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An online game called Infantry (www.infantryzone.com) used to contain thousands of people spread out over the zones in its prime. Now that its pay-to-play, the number dropped by about 80-90%.

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Why is 3d that much more data? float x,y,z,radian; That''s going to be the MOST common packet being sent around, which is a total of 16bytes. This could easily support 1,000 users on a not so high end server, with a cable modem (well, my cable company doesn''t cap my download, and more importantly, doesn''t cap my upload speed, i can easily get 512KB/s uploading ). With a higher end server, and a full T1, or T3 would be able to support 2k users without issues, and multiple servers can get you to the 10k mark if you really need. It really depends on the game and server though, if you''re transfering tons of info back and forth, you obviously can''t hold as many users, or you need more bandwidth, if you''ve got very small packets, but a lot of AI going on, a faster server would help, or, if you''re doing a lot of DB reads/writes, you''ll need a fast harddrive RAID array. There are to many factors to be able to give you any exact numbers (or even close to exact). It also depends on how up to date you want to keep the users... do you want to update positions every second, every 1/2 second, 10 times a second, every 2 seconds?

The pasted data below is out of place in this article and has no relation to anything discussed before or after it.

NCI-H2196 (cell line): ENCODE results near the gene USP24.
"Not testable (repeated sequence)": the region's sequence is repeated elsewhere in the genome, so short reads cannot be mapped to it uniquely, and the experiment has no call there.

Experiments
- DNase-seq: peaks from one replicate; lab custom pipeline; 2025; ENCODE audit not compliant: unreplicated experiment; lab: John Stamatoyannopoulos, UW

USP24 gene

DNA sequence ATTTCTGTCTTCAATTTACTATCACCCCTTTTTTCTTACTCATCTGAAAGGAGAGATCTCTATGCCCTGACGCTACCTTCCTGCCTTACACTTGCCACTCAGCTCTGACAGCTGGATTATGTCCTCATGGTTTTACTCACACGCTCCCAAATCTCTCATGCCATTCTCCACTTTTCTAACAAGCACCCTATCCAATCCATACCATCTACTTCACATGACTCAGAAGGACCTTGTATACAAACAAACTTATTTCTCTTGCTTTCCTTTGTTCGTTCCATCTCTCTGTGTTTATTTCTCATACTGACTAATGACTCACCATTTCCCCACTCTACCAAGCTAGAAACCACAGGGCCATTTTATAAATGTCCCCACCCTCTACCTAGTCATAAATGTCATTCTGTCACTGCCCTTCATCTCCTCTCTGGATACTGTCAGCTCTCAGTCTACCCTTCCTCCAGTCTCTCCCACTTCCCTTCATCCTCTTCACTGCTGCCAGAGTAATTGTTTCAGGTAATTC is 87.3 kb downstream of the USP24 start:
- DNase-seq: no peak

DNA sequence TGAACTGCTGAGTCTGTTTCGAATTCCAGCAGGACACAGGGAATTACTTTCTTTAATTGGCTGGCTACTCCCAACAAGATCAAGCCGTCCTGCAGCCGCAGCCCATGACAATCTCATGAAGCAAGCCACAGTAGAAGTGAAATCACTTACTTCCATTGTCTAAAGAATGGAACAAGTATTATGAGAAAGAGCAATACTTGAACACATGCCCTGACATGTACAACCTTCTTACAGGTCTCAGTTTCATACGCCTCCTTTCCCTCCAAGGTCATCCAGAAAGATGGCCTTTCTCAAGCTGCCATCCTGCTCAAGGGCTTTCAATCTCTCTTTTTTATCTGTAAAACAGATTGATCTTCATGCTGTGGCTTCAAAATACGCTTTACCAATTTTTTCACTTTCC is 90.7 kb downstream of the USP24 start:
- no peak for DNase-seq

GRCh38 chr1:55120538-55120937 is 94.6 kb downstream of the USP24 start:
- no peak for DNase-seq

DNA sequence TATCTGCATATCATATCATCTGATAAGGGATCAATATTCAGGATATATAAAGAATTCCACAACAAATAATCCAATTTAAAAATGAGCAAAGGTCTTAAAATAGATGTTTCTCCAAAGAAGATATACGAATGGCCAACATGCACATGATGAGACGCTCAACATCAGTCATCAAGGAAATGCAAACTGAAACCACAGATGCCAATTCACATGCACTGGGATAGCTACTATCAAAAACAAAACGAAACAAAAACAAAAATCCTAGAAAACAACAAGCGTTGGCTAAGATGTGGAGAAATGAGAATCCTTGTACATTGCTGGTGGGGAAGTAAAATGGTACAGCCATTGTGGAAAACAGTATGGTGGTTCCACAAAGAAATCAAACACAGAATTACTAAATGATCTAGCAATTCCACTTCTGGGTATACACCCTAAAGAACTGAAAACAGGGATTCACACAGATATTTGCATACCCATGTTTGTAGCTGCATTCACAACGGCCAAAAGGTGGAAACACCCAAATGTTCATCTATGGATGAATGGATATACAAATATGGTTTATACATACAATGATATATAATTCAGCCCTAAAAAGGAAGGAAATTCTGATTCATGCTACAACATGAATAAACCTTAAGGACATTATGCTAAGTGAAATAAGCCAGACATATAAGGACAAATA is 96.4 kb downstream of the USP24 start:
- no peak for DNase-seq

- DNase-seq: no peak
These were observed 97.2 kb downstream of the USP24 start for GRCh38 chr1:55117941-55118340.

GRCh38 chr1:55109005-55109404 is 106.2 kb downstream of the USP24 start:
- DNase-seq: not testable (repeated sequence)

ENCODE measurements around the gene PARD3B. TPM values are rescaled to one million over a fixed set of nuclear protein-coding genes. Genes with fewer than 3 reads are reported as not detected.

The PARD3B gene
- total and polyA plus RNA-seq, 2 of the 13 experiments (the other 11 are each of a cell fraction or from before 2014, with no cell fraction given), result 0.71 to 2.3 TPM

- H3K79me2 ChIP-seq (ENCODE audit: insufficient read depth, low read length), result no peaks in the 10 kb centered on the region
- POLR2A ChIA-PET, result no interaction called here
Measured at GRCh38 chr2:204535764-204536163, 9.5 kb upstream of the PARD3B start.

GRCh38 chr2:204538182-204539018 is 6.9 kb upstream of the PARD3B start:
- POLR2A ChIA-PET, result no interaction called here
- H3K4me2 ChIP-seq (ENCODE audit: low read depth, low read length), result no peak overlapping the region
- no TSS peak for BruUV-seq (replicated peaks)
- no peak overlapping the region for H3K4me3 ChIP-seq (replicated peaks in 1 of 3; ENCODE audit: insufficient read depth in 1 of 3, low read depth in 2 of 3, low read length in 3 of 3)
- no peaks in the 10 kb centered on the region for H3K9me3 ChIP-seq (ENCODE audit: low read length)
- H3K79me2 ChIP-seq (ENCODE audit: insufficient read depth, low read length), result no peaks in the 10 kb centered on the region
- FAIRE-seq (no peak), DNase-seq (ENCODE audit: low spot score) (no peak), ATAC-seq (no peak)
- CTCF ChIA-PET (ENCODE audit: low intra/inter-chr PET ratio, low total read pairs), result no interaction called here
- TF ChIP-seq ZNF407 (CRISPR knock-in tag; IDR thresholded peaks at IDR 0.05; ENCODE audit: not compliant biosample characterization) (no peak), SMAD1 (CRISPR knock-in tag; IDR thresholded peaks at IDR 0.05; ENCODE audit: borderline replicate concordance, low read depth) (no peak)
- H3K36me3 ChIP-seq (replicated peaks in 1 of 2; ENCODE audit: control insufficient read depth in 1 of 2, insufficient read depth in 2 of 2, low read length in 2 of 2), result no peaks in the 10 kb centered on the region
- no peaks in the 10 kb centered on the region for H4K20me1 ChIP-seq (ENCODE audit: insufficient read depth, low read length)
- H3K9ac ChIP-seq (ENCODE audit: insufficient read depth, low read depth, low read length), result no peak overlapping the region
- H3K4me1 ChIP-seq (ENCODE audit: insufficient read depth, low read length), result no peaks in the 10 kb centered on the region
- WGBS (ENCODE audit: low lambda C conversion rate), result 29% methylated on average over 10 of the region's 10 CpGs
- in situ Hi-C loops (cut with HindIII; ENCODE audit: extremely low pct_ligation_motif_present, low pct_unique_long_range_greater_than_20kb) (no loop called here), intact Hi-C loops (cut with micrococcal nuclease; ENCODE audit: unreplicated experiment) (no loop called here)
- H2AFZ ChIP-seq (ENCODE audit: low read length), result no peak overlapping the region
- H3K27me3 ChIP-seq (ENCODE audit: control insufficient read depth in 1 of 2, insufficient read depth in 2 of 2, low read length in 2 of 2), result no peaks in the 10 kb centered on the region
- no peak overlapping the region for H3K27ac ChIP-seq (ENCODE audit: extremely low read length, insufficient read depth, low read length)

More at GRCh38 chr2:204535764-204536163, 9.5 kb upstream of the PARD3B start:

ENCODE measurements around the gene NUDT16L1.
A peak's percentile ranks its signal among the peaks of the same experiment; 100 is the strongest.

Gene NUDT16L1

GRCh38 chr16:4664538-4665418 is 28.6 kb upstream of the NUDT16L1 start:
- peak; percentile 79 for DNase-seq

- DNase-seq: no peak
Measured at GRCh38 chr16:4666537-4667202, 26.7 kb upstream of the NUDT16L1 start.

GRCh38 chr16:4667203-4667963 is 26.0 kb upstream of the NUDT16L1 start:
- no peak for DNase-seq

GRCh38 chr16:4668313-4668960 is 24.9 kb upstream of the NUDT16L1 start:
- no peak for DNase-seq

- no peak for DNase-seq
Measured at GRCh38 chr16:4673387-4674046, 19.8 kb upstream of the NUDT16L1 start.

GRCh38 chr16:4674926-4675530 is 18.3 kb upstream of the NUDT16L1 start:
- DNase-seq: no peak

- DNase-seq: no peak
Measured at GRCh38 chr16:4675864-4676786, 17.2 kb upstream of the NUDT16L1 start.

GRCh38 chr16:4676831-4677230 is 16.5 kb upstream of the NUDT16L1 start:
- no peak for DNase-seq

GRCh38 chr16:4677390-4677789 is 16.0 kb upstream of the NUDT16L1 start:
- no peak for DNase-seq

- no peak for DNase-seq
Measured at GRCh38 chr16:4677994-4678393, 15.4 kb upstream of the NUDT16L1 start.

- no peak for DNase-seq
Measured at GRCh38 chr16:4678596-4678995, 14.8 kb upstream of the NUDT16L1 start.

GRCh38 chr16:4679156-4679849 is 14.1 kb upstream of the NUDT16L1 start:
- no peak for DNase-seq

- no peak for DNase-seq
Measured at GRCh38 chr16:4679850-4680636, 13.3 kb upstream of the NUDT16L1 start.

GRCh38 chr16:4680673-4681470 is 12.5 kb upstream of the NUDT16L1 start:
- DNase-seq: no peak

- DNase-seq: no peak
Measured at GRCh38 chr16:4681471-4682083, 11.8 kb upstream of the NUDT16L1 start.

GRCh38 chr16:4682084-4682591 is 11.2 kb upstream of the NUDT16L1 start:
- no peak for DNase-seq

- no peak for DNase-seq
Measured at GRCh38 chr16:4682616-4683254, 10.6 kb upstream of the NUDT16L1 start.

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quote:
Original post by Slyxsith
Ooooh oooh let me answer this one =)

First off guy you really need to put a lot more thought into your server process before you can decide on a limit. I''f you are talking about a text mud then you could probably run10k peopel off a dual processing P4 system with 4 gigs of RAM using UDP networking code.

However if you are talking about a 3D client/server application you are undertaking a project with a scope that has, to date, eluded even the largest of the commercial gaming teams. A couple of corporate gaming comapnies are attempting the truely Ginormous multiplayer gaming architecture but it is a task that requires such intense memory/database/bandwith optimization that I doubt any person that has ever visited these boards could properly outline.

Intresting topic for discussion though. Good luck

Mark

Fly by night Studios
C++ Coders needed